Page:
Blepharitis: Infection of the Eyelids
By Dr. Ed Mapes
Stonebridge Animal Hospital

dogs eyeBlepharitis, or infection of the eyelids, can arise secondary to several common disorders; but the resulting infection can be challenging to control whatever the cause.

Skin and follicles of the eyelashes make up the outer layer of the lids. A middle layer contains glands that produce an oily substance that lubricates the eyes (Meibomian glands). Each gland connects to a duct that delivers the lubricant through openings at the lid margins. An inner portion of each lid consists of the conjunctival membrane, which allows contact of the lid with the cornea.

Any inflammatory condition that affects the eyelids can result in blepharitis. Possibilities include allergy, mechanical damage or injury, reaction to local pollutants or irritants such as household cleaning agents or smoke, infestation by mites that produce mange, or a lack of adequate tear film.

An inwardly-positioned eyelid (entropion) or lids that curl outward (ectropion) will interrupt tear film and can cause direct irritation of the eye and surrounding membranes. The Meibomian glands may be exposed to bacteria and become infected. These infections, known as “sties” are also seen in humans.

With so many possible factors to consider, it becomes necessary to fully assess each case to determine which of the above factors are involved. Treatment then must alleviate all causative factors in addition to combatting the actual infection.

Patients with blepharitis usually squint their eyes or blink frequently. They often scratch at the area or rub their faces on the floor. This can worsen the inflammation and cause secondary skin abrasions.

There is usually a discharge from affected eyes that can range from quite watery to thick and yellow or greenish in color. You may see small lumps on the eyelids that ooze an oily or pus-like exudate.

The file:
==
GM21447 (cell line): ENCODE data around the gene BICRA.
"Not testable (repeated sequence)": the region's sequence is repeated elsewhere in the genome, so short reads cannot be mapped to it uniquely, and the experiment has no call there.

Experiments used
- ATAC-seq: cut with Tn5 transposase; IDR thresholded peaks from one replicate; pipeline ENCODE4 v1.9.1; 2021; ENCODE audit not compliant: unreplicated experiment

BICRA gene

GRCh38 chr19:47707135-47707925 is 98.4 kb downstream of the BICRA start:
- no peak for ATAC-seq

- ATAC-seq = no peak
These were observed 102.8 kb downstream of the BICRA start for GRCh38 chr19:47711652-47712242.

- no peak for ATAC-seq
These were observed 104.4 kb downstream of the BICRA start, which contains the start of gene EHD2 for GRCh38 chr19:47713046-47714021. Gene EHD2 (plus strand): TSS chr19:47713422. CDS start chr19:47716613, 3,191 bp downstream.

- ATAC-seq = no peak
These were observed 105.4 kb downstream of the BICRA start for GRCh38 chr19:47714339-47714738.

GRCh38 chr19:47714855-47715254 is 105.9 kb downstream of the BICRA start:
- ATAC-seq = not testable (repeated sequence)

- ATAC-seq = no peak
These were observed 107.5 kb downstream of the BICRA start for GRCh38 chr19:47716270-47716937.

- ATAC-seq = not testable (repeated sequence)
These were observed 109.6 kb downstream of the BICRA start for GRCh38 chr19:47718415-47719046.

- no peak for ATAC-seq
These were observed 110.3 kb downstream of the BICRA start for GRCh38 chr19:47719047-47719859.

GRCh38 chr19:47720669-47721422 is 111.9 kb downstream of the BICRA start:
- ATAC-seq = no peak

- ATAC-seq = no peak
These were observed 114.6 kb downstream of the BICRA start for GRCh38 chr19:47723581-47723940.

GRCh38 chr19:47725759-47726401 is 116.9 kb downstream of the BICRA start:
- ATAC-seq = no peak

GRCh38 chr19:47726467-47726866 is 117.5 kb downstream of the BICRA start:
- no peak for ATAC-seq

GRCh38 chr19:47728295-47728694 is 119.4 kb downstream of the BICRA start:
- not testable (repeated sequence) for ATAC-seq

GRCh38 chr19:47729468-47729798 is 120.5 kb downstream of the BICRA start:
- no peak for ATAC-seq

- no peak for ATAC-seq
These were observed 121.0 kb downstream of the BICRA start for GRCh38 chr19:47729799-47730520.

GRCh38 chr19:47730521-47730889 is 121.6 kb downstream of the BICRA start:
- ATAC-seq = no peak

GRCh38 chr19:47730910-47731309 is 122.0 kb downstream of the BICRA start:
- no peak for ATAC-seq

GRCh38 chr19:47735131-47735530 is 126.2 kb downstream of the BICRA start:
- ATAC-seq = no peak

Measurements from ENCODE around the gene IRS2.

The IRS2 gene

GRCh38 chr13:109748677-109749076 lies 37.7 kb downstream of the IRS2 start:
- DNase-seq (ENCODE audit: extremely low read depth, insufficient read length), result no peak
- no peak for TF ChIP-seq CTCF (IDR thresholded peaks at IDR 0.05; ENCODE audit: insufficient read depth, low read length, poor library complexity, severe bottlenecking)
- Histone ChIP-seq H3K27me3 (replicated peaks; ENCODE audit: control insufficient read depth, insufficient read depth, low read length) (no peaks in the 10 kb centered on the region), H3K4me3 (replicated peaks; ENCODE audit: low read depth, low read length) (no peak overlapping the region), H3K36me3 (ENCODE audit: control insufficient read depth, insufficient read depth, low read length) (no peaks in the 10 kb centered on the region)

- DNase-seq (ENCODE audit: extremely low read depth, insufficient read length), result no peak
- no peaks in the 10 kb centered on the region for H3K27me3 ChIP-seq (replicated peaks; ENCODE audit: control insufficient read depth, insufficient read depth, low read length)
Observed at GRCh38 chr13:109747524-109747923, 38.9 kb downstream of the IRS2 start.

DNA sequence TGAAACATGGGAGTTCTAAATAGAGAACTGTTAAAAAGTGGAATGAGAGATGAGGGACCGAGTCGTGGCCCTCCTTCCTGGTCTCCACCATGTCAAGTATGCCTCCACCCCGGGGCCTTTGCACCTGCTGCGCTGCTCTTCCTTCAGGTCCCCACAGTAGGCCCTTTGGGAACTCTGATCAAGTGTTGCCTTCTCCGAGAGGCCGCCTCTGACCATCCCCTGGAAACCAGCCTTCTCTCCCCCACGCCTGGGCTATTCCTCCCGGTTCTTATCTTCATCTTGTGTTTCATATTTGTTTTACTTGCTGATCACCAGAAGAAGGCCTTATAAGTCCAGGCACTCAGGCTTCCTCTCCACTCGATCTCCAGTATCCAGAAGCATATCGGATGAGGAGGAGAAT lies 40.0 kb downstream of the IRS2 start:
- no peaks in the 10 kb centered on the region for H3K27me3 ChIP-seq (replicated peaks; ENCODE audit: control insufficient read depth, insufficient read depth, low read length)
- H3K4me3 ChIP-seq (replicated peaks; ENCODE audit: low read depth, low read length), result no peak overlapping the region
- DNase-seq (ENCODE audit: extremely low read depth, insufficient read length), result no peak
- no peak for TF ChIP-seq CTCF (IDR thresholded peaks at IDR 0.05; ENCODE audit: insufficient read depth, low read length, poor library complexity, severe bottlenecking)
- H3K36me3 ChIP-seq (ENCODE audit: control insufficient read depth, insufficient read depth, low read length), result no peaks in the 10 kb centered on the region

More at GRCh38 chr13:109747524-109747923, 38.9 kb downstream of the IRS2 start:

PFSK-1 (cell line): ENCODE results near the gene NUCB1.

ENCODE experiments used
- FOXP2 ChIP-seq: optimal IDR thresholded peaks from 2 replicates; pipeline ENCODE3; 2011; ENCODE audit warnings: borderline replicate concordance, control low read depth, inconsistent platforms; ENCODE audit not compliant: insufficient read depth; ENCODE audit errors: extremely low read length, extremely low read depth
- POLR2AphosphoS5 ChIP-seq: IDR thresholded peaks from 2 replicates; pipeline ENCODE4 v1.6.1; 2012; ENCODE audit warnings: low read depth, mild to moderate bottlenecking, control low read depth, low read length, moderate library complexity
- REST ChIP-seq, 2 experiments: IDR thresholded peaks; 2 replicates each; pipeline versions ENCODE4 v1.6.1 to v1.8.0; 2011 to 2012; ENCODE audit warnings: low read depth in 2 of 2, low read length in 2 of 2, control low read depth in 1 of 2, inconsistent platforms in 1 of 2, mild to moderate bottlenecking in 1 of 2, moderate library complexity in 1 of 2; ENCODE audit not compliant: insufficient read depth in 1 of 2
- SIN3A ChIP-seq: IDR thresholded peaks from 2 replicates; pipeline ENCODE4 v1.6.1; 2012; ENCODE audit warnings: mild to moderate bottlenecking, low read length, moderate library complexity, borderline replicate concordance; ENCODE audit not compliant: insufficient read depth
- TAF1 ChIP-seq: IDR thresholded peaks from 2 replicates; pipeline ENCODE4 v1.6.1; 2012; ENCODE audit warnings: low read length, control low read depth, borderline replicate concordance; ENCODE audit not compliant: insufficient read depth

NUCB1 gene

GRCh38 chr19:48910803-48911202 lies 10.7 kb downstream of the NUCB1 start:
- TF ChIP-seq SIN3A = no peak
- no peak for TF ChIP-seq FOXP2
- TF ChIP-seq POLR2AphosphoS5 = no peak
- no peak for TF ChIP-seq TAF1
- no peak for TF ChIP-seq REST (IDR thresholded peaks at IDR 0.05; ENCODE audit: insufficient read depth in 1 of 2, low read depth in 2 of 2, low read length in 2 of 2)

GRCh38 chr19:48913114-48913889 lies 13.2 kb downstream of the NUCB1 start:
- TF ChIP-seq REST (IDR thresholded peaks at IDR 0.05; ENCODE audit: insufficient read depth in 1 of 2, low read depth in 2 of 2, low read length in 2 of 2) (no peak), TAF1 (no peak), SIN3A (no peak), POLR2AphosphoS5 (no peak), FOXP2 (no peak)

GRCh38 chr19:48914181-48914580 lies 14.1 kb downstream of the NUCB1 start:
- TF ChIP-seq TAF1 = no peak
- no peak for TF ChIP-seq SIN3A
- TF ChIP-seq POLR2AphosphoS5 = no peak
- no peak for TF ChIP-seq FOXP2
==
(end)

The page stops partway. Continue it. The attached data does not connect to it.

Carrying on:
Blepharitis can become severe quickly, and initiating effective therapy right away is important. The infection can be caused by many different bacteria that are controlled by various antibiotics. Early culturing of the organism(s) and testing to determine which antibiotics should effectively kill those microbes is a prudent first step; simply guessing at what antibiotic will be effective can waste time while the condition worsens.

Topical antibiotics are always part of the treatment plan, and patients often resist having eye drops administered because these lesions are usually painful. Medication to control pain is usually important to provide relief to the patient and make treatment easier.

Along with correction of any predisposing factors, the most effective antibiotics are chosen according to the culture and sensitivity testing. I usually prescribe topical drops and oral antibiotics to attack bacteria in a multi-modal fashion. Application of hot packs to the eyes provides soothing relief and breaks down the discharges. Improvement in the condition is usually noted within days of onset of effective therapy. I recheck these patients several times to monitor closely until the condition is fully controlled.

Comments are closed.